Thank you everyone for asking my about my periodic engagement with meditation. It’s a wonderfully centering if not essential practice and I’m new– as I was born new and will continue to be new and die new–so I’ve joined a very periodical, playful approach to regular moments of quiet and reflection.
I am grateful, always, that the practice is grounded, guided. Our mentor opens with structured, generative discussion and observations about our goals and practice. Then we sink deeply into a full 20 minute space of silence, of freezing and discarding the frenetic entirety. Now you are upon yourself, your body stock still and upright, and the unwavering lights and moons of the conscious at raging battle behind softly glazed eye-lines.
I make lists. No– I notice that I want to start making lists. Then I work (but what is work) to dismiss the list-making effort as yet another false flag to pull me out of my true self and then, only then, once settled back into the true calm of intention setting and the wash of cerebral time over our addled minds… Yes, It’s true. Because I am a failure: I go back to making lists.
I’ve been better. I really have. Tonight I was just so good with the fact that I showed up all against this strange dance of illusion and poverty for such is the only formal, ballroom exchange that most dedicated writers ever will and truly know. I am not a bad person. I am not an exceptional person. O, I am not a shallow person, but even the ocean has its floor.
What brings you most into the present? When do you feel yourself to be so fully focused– not only physically, but psychologically, emotionally, cerebrally? The life of the mind. How we must all, finally, contend with the fact that we are run and organized by an organ we will never fully understand, whose bidding we do, who grows us, nurtures us, even as she leads us to the gallows or beyond, to a blackberry bush– for a snack. But then back again, too– the gallows. Do you see how there is no let up? Nothing.
Always happy never sad. Always delighted never disappointed. Always mindful never forgetful. Always grateful never begrudging. Always open never closed. Always fresh never spoiled. Always helping never helped. Always wandering never lost. Always curious never complacent. And always, always, thrilled to be featured in Little Patuxent Review, never anything less.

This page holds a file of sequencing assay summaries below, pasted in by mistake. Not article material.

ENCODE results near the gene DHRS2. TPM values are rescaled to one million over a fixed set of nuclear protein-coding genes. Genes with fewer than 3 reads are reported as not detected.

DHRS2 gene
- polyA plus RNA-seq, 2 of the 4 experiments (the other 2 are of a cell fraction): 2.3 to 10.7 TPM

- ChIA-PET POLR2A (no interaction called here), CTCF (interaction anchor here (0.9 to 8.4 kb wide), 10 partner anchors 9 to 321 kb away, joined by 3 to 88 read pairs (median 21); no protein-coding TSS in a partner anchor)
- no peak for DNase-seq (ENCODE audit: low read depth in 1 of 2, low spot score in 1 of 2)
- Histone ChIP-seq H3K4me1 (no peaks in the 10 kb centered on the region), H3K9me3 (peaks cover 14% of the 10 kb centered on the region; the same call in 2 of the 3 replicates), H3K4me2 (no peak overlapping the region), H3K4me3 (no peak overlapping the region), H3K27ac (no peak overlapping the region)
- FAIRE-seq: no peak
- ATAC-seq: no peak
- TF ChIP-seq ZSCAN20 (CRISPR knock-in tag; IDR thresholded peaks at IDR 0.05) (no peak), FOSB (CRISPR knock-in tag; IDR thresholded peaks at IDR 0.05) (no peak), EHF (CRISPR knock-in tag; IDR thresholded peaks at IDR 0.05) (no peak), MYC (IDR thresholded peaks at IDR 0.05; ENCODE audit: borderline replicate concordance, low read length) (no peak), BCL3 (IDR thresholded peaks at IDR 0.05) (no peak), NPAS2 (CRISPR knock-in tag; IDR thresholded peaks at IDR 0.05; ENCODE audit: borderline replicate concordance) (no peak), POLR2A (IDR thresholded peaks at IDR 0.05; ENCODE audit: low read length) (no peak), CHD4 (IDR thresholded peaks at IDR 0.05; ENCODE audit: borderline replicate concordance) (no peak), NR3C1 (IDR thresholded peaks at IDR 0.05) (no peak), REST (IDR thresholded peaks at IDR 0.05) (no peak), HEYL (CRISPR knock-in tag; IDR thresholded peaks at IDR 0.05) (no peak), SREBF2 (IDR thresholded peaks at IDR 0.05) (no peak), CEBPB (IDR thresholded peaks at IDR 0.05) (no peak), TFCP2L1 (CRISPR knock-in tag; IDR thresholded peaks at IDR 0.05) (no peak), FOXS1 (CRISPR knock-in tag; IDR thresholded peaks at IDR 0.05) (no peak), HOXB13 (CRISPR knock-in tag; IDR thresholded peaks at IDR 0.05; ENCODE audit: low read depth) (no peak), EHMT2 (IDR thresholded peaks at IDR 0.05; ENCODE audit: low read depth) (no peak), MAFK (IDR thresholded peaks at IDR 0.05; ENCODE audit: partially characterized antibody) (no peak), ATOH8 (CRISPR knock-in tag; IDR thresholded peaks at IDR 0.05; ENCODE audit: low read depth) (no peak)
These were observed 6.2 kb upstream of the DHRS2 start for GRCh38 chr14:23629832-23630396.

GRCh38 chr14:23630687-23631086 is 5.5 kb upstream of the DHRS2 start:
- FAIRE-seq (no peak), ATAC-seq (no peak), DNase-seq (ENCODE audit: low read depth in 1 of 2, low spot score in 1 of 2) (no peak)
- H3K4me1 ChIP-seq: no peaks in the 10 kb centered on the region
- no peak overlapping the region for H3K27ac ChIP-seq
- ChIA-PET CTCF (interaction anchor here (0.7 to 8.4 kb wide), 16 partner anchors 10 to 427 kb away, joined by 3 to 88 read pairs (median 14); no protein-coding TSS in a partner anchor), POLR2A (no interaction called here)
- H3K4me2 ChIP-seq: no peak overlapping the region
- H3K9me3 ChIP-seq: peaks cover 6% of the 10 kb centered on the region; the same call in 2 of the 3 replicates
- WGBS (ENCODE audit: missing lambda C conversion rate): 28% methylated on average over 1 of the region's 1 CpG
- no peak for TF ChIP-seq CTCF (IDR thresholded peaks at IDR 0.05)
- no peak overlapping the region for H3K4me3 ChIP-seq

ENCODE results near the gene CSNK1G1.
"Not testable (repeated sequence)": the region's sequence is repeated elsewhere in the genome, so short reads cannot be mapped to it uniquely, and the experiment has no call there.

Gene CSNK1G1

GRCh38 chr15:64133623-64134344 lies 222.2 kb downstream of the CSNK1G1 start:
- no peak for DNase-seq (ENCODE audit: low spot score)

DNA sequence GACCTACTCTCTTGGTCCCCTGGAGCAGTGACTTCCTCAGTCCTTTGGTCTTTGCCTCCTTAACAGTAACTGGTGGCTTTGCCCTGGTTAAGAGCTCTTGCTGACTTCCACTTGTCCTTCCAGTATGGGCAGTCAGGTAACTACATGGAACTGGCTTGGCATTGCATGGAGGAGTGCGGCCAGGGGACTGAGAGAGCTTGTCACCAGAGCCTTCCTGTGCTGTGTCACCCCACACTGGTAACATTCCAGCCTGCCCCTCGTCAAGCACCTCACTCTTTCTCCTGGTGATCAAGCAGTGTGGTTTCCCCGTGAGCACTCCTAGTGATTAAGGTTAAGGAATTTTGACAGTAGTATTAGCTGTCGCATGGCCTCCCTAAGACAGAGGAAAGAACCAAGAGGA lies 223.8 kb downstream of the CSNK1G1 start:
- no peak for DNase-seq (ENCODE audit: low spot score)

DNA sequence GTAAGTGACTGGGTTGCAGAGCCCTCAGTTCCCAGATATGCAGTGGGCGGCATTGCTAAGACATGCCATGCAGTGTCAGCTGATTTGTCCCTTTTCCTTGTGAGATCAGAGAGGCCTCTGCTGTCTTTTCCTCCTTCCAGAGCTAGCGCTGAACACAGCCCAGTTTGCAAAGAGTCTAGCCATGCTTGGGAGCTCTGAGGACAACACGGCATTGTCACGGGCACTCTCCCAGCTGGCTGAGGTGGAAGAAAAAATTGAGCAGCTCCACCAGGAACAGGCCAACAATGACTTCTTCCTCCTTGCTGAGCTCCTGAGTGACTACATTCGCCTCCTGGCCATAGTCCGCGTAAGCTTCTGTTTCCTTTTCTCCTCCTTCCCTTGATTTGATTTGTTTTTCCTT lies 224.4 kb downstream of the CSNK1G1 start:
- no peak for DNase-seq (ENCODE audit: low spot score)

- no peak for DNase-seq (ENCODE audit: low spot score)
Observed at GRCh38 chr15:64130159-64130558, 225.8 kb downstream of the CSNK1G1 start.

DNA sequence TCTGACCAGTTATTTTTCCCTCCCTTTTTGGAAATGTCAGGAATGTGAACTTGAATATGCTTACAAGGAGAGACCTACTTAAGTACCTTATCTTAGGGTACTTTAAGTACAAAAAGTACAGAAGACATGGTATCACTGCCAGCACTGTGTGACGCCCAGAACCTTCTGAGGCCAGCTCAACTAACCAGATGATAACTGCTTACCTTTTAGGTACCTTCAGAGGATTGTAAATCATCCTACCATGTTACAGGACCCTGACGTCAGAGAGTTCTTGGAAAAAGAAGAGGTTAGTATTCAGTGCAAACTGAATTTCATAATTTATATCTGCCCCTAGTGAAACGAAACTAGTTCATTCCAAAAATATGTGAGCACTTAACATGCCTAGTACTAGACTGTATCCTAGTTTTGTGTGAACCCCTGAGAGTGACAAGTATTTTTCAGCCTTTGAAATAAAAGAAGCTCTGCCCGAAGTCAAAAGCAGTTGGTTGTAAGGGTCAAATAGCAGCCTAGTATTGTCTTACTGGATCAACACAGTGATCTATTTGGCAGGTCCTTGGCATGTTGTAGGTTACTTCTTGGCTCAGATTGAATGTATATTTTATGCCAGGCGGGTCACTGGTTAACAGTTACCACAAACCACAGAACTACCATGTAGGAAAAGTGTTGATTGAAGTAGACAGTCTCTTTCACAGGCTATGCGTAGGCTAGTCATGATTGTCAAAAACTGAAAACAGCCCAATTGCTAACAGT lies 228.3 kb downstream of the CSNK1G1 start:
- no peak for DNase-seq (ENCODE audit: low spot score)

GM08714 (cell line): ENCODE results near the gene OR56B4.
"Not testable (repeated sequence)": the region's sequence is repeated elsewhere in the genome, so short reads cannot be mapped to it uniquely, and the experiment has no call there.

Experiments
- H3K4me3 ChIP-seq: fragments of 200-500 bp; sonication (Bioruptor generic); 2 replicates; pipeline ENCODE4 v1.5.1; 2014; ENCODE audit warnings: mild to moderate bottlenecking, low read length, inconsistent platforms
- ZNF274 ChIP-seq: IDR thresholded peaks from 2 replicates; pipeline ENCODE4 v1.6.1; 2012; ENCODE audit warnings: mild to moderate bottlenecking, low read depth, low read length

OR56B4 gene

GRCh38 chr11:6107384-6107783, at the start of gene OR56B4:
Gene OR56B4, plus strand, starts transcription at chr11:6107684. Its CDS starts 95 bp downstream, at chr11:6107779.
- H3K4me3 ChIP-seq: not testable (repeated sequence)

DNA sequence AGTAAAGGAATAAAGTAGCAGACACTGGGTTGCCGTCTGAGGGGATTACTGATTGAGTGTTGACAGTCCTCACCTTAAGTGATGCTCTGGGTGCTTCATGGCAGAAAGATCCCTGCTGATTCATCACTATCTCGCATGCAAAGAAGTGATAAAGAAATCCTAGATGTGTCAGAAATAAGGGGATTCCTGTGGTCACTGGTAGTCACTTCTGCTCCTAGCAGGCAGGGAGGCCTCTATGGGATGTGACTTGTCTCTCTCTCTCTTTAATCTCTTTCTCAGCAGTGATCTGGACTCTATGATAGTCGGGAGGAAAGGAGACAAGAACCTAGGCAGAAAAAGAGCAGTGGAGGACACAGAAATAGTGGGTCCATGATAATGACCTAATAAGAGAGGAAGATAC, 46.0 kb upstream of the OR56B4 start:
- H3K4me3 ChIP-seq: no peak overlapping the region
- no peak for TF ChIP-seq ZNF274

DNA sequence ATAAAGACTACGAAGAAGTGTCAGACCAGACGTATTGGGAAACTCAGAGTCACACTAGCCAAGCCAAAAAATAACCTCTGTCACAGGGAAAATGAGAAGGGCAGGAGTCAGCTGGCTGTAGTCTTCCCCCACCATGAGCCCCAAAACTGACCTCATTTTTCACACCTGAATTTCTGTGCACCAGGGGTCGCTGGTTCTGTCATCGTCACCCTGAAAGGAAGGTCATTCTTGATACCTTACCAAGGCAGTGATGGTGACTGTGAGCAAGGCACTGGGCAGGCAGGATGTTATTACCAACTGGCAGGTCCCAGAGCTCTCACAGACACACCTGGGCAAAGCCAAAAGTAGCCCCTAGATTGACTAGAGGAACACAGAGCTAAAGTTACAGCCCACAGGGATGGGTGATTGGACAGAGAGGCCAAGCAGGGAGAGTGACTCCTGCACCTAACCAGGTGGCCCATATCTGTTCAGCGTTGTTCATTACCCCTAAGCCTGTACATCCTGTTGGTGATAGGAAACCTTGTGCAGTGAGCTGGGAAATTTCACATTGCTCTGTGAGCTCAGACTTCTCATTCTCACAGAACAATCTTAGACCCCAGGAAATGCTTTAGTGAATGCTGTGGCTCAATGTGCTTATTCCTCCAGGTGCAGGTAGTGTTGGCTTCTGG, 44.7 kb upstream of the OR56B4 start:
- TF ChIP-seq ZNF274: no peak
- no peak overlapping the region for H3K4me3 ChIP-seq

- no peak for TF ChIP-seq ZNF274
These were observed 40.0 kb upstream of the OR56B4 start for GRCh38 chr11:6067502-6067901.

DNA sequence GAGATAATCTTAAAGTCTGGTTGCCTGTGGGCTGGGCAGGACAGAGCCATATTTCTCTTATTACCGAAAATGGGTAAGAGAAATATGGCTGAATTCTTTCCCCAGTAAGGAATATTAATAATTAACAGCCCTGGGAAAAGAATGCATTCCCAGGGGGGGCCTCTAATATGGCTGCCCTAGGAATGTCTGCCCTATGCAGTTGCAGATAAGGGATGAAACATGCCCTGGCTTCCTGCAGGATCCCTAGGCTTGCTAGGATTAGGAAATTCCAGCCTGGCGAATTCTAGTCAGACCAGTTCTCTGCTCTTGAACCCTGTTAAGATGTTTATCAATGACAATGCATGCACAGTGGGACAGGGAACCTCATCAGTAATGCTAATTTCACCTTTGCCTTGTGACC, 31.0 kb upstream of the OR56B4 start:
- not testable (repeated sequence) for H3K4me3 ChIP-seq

This is the light of the mind,
Cold and planetary
There will never be a greater statement made in this or any language, for here is an intergalactic declaration of independence.Continue reading
It is late-fall in New York and I’m in a flap of a mood having found a stack of rare and original papers in Columbia’s Butler Library with titles like “The Notebooks of F. Scott Fitzgerald” and “Conversations with F. Scott Fitzgerald”. The best of the writings deal with Fitzgerald before Zelda and, in the coming freeze of the season, I like hearing from the man himself about how he held together through hot transitions, time, and matters of the heart. Fitzgerald knew something about pain.
Married domestic by day, dashing secret agent by night, Pamela has done and seen it all. But the years have taken their toll, and it is finally time to hand the work over to young blood. In this exclusive exit interview, Pamela describes her closest calls, her greatest exploits, and the trip to Paris that nearly did her in.
I have nearly completed a working draft of my first novel. Having reflected a bit on the writing process in general, and what I have learned in particular, here are my 18 takeaways:
Summer preview! June 30 is poet and professor Czeslaw Milosz’s birthday, born in Szetejnie, Lithuania in 1911. He maintained “Language is the only homeland,” was fired from his radio position for his leftist views, and received a tip that the Stalinist government was going to arrest him and put him on trial so he fled.
So many poems have been falling out of the sky lately and landing on my head/page/lap/grocery list/tire repair receipt– everywhere. I love this gift of life and learning, the hard work that goes into it, but also the inevitability. The roll of it. Honoring this means stopping to get against a solid service to get the line down, and it also means granting permission to do so rather than denigrating my talent with bullshit like “Oh, that’s stupid” or “Who even reads poems anyway?” or “I can’t do this.”
Answers: “No it’s not.” “Everyone, whether they realize it or not.” “Yes you can.” Good, glad that’s clear now.